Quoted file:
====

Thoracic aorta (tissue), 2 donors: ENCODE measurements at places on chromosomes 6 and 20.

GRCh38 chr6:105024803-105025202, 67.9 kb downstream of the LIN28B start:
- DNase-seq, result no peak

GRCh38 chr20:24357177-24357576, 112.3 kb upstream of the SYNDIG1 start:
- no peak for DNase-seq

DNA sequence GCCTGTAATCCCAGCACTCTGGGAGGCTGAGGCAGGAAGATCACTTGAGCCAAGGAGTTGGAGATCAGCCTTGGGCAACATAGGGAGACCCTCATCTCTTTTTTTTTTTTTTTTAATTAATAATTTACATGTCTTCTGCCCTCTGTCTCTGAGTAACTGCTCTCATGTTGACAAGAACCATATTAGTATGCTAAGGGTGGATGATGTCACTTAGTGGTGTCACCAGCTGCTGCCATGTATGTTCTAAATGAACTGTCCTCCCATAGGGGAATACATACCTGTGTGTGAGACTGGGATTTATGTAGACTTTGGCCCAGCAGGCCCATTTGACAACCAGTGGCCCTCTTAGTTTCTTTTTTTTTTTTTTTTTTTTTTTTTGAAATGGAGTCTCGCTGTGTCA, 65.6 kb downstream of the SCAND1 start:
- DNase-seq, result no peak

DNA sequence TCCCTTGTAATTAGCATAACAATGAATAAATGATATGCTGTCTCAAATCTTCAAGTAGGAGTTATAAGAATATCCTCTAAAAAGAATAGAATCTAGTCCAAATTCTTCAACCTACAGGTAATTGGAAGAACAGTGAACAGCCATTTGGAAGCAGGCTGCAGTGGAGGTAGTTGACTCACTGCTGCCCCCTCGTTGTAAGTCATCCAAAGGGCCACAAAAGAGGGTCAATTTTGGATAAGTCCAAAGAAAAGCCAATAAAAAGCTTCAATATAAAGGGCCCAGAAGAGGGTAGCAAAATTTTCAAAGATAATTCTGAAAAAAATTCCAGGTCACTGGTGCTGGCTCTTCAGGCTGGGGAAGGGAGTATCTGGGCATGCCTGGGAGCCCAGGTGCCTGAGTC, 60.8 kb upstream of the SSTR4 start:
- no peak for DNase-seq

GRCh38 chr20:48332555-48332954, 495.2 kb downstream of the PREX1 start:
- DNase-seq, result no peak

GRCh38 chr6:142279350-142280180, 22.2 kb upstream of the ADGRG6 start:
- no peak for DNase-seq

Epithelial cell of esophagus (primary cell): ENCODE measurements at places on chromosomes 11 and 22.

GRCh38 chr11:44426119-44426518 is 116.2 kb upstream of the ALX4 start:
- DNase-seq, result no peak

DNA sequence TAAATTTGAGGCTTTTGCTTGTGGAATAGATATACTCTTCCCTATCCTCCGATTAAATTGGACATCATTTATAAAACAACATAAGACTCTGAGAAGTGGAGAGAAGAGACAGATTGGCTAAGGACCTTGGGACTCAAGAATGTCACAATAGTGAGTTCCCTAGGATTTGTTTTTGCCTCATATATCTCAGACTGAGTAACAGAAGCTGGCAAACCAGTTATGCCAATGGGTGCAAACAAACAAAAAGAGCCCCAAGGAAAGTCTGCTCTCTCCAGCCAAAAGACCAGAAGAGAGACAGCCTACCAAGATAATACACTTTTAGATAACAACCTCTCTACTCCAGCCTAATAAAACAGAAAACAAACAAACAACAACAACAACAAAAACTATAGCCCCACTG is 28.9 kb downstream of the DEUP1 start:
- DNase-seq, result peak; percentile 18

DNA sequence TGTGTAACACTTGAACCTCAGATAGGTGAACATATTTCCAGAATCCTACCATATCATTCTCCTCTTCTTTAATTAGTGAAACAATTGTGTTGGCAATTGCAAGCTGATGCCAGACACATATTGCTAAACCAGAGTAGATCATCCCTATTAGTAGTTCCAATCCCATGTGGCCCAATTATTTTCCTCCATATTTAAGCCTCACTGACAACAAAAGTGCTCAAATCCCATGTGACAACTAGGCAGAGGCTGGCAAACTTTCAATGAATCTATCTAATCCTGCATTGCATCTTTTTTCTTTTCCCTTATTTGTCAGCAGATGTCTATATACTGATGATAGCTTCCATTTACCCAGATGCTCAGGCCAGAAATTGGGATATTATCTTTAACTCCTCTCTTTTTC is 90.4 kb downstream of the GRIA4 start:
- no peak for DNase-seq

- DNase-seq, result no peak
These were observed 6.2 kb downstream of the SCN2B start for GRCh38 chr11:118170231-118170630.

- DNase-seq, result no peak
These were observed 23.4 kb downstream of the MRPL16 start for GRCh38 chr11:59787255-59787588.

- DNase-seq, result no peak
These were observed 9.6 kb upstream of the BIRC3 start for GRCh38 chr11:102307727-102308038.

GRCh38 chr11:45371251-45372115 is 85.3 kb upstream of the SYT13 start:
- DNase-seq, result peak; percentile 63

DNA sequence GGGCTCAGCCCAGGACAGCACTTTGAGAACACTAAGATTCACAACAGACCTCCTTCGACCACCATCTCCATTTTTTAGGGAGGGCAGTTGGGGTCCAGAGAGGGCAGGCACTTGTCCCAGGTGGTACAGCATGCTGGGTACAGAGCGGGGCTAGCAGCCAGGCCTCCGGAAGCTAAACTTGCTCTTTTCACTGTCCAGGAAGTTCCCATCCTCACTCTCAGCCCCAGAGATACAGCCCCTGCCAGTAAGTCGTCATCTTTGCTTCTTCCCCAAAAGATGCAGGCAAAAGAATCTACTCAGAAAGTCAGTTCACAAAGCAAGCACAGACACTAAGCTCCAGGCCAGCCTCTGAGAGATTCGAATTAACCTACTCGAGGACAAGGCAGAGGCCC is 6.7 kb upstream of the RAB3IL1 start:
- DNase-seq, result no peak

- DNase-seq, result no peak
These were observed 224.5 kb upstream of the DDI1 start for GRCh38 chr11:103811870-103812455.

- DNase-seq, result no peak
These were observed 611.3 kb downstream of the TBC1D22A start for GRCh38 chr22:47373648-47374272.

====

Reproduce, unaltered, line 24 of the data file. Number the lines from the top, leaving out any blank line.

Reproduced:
These were observed 23.4 kb downstream of the MRPL16 start for GRCh38 chr11:59787255-59787588.